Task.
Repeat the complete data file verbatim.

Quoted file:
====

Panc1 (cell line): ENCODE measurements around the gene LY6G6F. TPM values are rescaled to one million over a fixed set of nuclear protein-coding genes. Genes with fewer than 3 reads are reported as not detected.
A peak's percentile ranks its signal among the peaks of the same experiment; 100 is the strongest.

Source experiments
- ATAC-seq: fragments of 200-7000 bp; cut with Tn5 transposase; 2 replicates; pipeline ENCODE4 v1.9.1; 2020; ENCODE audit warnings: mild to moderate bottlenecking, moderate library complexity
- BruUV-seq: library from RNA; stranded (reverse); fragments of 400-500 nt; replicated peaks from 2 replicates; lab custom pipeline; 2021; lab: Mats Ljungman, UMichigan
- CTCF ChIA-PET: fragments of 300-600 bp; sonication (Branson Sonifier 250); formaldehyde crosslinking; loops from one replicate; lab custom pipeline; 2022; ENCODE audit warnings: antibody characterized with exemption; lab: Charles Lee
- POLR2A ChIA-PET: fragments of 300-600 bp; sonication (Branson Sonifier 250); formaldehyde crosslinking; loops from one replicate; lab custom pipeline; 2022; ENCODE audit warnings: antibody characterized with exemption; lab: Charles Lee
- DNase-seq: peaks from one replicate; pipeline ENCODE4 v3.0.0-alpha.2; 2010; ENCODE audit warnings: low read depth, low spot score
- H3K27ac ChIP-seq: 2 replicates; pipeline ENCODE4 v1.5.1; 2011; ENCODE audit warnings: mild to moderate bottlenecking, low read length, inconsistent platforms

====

Panc1 (cell line): ENCODE measurements around the gene LY6G6F. TPM values are rescaled to one million over a fixed set of nuclear protein-coding genes. Genes with fewer than 3 reads are reported as not detected.
A peak's percentile ranks its signal among the peaks of the same experiment; 100 is the strongest.

Source experiments
- ATAC-seq: fragments of 200-7000 bp; cut with Tn5 transposase; 2 replicates; pipeline ENCODE4 v1.9.1; 2020; ENCODE audit warnings: mild to moderate bottlenecking, moderate library complexity
- BruUV-seq: library from RNA; stranded (reverse); fragments of 400-500 nt; replicated peaks from 2 replicates; lab custom pipeline; 2021; lab: Mats Ljungman, UMichigan
- CTCF ChIA-PET: fragments of 300-600 bp; sonication (Branson Sonifier 250); formaldehyde crosslinking; loops from one replicate; lab custom pipeline; 2022; ENCODE audit warnings: antibody characterized with exemption; lab: Charles Lee
- POLR2A ChIA-PET: fragments of 300-600 bp; sonication (Branson Sonifier 250); formaldehyde crosslinking; loops from one replicate; lab custom pipeline; 2022; ENCODE audit warnings: antibody characterized with exemption; lab: Charles Lee
- DNase-seq: peaks from one replicate; pipeline ENCODE4 v3.0.0-alpha.2; 2010; ENCODE audit warnings: low read depth, low spot score
- H3K27ac ChIP-seq: 2 replicates; pipeline ENCODE4 v1.5.1; 2011; ENCODE audit warnings: mild to moderate bottlenecking, low read length, inconsistent platforms